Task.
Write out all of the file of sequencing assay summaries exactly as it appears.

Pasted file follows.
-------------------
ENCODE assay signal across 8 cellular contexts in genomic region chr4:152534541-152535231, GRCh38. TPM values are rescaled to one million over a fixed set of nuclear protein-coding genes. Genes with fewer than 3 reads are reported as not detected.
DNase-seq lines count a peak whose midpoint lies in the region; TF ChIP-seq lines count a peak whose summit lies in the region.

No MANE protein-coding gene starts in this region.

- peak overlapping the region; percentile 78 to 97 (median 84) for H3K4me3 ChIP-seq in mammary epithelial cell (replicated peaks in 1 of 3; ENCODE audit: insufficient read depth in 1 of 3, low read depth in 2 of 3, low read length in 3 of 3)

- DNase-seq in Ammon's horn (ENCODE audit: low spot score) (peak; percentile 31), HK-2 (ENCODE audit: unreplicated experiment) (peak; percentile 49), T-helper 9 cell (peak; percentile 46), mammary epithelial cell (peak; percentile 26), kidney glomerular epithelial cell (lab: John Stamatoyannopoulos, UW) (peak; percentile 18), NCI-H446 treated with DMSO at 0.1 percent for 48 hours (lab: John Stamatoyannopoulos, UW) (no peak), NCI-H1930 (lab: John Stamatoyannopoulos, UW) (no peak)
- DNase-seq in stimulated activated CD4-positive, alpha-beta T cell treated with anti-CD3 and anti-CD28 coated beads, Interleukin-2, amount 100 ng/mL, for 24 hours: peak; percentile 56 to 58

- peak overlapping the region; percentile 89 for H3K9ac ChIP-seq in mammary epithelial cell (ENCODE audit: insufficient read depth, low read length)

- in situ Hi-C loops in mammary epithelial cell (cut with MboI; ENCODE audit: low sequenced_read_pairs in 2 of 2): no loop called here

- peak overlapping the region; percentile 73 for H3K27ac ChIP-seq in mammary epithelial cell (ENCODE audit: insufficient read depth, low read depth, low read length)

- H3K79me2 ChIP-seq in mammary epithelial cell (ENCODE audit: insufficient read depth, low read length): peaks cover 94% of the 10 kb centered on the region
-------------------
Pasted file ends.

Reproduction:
ENCODE assay signal across 8 cellular contexts in genomic region chr4:152534541-152535231, GRCh38. TPM values are rescaled to one million over a fixed set of nuclear protein-coding genes. Genes with fewer than 3 reads are reported as not detected.
DNase-seq lines count a peak whose midpoint lies in the region; TF ChIP-seq lines count a peak whose summit lies in the region.

No MANE protein-coding gene starts in this region.

- peak overlapping the region; percentile 78 to 97 (median 84) for H3K4me3 ChIP-seq in mammary epithelial cell (replicated peaks in 1 of 3; ENCODE audit: insufficient read depth in 1 of 3, low read depth in 2 of 3, low read length in 3 of 3)

- DNase-seq in Ammon's horn (ENCODE audit: low spot score) (peak; percentile 31), HK-2 (ENCODE audit: unreplicated experiment) (peak; percentile 49), T-helper 9 cell (peak; percentile 46), mammary epithelial cell (peak; percentile 26), kidney glomerular epithelial cell (lab: John Stamatoyannopoulos, UW) (peak; percentile 18), NCI-H446 treated with DMSO at 0.1 percent for 48 hours (lab: John Stamatoyannopoulos, UW) (no peak), NCI-H1930 (lab: John Stamatoyannopoulos, UW) (no peak)
- DNase-seq in stimulated activated CD4-positive, alpha-beta T cell treated with anti-CD3 and anti-CD28 coated beads, Interleukin-2, amount 100 ng/mL, for 24 hours: peak; percentile 56 to 58

- peak overlapping the region; percentile 89 for H3K9ac ChIP-seq in mammary epithelial cell (ENCODE audit: insufficient read depth, low read length)

- in situ Hi-C loops in mammary epithelial cell (cut with MboI; ENCODE audit: low sequenced_read_pairs in 2 of 2): no loop called here

- peak overlapping the region; percentile 73 for H3K27ac ChIP-seq in mammary epithelial cell (ENCODE audit: insufficient read depth, low read depth, low read length)

- H3K79me2 ChIP-seq in mammary epithelial cell (ENCODE audit: insufficient read depth, low read length): peaks cover 94% of the 10 kb centered on the region